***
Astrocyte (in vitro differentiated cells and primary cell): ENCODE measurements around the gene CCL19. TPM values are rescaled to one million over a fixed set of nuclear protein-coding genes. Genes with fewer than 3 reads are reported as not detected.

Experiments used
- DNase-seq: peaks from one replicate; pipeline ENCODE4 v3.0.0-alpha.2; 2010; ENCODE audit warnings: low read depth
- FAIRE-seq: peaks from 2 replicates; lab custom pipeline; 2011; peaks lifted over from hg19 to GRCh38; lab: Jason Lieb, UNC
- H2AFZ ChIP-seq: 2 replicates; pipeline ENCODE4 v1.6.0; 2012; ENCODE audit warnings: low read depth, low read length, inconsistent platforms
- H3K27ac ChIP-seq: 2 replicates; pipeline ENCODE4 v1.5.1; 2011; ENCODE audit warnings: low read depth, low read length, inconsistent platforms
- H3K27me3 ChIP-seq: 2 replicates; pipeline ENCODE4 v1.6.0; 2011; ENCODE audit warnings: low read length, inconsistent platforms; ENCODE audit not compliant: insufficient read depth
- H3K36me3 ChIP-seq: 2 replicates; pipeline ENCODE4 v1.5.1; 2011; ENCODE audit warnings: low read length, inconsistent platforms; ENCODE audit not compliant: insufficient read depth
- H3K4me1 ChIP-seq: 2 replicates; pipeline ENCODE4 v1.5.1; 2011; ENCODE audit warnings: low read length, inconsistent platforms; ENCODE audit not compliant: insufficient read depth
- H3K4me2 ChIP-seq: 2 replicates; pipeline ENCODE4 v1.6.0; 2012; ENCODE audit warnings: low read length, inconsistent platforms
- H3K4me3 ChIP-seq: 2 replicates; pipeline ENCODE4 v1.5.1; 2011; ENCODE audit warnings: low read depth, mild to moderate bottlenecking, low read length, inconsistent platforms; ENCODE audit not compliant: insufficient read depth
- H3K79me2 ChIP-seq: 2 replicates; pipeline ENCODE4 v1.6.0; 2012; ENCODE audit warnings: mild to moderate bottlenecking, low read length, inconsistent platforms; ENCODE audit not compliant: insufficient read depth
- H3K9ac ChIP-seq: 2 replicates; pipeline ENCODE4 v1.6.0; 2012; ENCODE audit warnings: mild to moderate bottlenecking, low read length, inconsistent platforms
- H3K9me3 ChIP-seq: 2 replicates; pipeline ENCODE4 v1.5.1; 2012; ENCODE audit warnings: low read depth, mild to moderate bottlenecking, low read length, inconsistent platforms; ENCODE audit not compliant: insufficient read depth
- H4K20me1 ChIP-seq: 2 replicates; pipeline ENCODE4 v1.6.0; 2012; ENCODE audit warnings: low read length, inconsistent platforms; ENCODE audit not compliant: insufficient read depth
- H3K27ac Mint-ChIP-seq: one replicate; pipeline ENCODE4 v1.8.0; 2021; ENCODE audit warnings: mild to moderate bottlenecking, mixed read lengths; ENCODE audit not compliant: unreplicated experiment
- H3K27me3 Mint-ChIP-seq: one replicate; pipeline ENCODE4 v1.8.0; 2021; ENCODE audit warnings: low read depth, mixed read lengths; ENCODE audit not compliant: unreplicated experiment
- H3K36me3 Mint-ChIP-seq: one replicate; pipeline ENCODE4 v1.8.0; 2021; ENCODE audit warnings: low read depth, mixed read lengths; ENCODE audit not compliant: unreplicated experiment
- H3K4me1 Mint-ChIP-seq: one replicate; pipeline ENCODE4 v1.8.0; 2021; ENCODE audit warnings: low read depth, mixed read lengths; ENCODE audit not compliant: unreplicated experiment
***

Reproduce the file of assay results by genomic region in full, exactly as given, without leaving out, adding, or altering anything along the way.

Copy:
Astrocyte (in vitro differentiated cells and primary cell): ENCODE measurements around the gene CCL19. TPM values are rescaled to one million over a fixed set of nuclear protein-coding genes. Genes with fewer than 3 reads are reported as not detected.

Experiments used
- DNase-seq: peaks from one replicate; pipeline ENCODE4 v3.0.0-alpha.2; 2010; ENCODE audit warnings: low read depth
- FAIRE-seq: peaks from 2 replicates; lab custom pipeline; 2011; peaks lifted over from hg19 to GRCh38; lab: Jason Lieb, UNC
- H2AFZ ChIP-seq: 2 replicates; pipeline ENCODE4 v1.6.0; 2012; ENCODE audit warnings: low read depth, low read length, inconsistent platforms
- H3K27ac ChIP-seq: 2 replicates; pipeline ENCODE4 v1.5.1; 2011; ENCODE audit warnings: low read depth, low read length, inconsistent platforms
- H3K27me3 ChIP-seq: 2 replicates; pipeline ENCODE4 v1.6.0; 2011; ENCODE audit warnings: low read length, inconsistent platforms; ENCODE audit not compliant: insufficient read depth
- H3K36me3 ChIP-seq: 2 replicates; pipeline ENCODE4 v1.5.1; 2011; ENCODE audit warnings: low read length, inconsistent platforms; ENCODE audit not compliant: insufficient read depth
- H3K4me1 ChIP-seq: 2 replicates; pipeline ENCODE4 v1.5.1; 2011; ENCODE audit warnings: low read length, inconsistent platforms; ENCODE audit not compliant: insufficient read depth
- H3K4me2 ChIP-seq: 2 replicates; pipeline ENCODE4 v1.6.0; 2012; ENCODE audit warnings: low read length, inconsistent platforms
- H3K4me3 ChIP-seq: 2 replicates; pipeline ENCODE4 v1.5.1; 2011; ENCODE audit warnings: low read depth, mild to moderate bottlenecking, low read length, inconsistent platforms; ENCODE audit not compliant: insufficient read depth
- H3K79me2 ChIP-seq: 2 replicates; pipeline ENCODE4 v1.6.0; 2012; ENCODE audit warnings: mild to moderate bottlenecking, low read length, inconsistent platforms; ENCODE audit not compliant: insufficient read depth
- H3K9ac ChIP-seq: 2 replicates; pipeline ENCODE4 v1.6.0; 2012; ENCODE audit warnings: mild to moderate bottlenecking, low read length, inconsistent platforms
- H3K9me3 ChIP-seq: 2 replicates; pipeline ENCODE4 v1.5.1; 2012; ENCODE audit warnings: low read depth, mild to moderate bottlenecking, low read length, inconsistent platforms; ENCODE audit not compliant: insufficient read depth
- H4K20me1 ChIP-seq: 2 replicates; pipeline ENCODE4 v1.6.0; 2012; ENCODE audit warnings: low read length, inconsistent platforms; ENCODE audit not compliant: insufficient read depth
- H3K27ac Mint-ChIP-seq: one replicate; pipeline ENCODE4 v1.8.0; 2021; ENCODE audit warnings: mild to moderate bottlenecking, mixed read lengths; ENCODE audit not compliant: unreplicated experiment
- H3K27me3 Mint-ChIP-seq: one replicate; pipeline ENCODE4 v1.8.0; 2021; ENCODE audit warnings: low read depth, mixed read lengths; ENCODE audit not compliant: unreplicated experiment
- H3K36me3 Mint-ChIP-seq: one replicate; pipeline ENCODE4 v1.8.0; 2021; ENCODE audit warnings: low read depth, mixed read lengths; ENCODE audit not compliant: unreplicated experiment
- H3K4me1 Mint-ChIP-seq: one replicate; pipeline ENCODE4 v1.8.0; 2021; ENCODE audit warnings: low read depth, mixed read lengths; ENCODE audit not compliant: unreplicated experiment